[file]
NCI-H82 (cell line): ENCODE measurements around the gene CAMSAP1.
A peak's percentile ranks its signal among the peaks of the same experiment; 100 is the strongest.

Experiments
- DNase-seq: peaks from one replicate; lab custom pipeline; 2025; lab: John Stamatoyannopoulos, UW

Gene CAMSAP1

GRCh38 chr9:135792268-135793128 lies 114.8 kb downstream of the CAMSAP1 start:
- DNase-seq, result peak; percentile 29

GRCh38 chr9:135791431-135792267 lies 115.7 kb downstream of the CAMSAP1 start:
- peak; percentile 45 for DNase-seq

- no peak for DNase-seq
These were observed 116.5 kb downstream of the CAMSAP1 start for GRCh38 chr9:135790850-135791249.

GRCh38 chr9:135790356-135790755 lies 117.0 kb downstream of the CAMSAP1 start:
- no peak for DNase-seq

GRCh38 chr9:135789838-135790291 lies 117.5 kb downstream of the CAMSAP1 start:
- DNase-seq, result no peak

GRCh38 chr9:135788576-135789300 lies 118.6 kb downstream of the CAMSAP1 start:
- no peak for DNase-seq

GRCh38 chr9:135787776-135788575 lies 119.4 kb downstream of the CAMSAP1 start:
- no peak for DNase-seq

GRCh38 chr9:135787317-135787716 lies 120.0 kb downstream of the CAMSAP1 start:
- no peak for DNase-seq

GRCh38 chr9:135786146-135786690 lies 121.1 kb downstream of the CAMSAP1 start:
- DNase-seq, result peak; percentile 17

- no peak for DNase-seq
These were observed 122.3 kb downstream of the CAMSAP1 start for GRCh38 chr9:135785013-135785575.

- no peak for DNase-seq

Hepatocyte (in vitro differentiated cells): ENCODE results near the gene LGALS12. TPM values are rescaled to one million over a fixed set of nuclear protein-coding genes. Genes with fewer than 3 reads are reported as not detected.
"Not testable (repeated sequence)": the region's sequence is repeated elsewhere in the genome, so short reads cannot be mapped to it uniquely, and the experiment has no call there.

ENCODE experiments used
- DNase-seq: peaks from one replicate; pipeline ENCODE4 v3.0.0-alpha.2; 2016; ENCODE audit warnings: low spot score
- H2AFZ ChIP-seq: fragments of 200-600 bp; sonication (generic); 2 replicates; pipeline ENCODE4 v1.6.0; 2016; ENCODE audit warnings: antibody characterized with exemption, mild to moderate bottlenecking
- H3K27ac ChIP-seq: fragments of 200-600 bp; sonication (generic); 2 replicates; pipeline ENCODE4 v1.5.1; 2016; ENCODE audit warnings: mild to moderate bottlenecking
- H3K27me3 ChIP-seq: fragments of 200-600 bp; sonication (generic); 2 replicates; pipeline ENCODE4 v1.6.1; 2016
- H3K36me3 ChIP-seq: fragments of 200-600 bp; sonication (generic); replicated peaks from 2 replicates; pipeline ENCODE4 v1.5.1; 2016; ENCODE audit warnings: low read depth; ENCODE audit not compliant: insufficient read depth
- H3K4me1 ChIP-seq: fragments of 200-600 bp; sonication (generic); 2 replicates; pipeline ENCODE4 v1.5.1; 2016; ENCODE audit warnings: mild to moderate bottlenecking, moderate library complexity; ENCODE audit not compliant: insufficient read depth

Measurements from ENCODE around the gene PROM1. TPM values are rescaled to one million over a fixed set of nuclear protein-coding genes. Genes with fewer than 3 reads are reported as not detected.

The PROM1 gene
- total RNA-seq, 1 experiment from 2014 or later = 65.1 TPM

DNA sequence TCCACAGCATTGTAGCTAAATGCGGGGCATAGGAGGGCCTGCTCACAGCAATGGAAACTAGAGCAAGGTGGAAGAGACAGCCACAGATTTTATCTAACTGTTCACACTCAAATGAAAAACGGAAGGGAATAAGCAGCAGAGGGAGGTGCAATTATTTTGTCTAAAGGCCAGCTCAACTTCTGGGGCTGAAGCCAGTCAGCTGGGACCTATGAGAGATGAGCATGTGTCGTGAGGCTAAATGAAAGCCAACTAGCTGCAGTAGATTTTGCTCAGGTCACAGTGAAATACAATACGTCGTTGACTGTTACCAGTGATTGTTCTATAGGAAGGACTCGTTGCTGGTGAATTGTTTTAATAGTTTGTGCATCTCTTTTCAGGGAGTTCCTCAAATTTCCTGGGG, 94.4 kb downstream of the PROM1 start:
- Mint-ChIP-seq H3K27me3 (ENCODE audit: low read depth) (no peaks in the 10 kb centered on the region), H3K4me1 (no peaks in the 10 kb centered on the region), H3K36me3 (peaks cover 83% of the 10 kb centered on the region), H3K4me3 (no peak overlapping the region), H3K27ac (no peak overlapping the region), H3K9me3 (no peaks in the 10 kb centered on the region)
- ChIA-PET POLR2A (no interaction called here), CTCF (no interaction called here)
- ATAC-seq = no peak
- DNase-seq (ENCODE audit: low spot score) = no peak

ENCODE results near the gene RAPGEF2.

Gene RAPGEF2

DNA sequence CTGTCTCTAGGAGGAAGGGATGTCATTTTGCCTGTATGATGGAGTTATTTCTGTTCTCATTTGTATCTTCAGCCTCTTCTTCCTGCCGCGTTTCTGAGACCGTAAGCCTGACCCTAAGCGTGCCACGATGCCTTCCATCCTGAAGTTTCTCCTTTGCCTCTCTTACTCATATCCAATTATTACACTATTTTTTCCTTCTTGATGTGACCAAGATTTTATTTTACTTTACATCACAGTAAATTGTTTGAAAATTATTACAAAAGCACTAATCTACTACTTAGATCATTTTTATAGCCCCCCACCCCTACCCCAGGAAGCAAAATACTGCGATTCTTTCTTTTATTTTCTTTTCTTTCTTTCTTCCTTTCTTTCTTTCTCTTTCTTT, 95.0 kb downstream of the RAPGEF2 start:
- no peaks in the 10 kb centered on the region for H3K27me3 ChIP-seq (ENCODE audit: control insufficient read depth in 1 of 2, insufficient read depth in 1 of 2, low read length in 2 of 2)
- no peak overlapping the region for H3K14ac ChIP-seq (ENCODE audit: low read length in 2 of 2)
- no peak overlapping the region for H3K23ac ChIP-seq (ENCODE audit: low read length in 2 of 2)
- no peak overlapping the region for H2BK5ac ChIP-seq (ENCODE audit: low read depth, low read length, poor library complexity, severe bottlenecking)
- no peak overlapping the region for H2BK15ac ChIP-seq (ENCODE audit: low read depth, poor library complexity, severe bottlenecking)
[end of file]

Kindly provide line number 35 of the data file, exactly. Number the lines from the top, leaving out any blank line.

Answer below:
- H3K4me1 ChIP-seq: fragments of 200-600 bp; sonication (generic); 2 replicates; pipeline ENCODE4 v1.5.1; 2016; ENCODE audit warnings: mild to moderate bottlenecking, moderate library complexity; ENCODE audit not compliant: insufficient read depth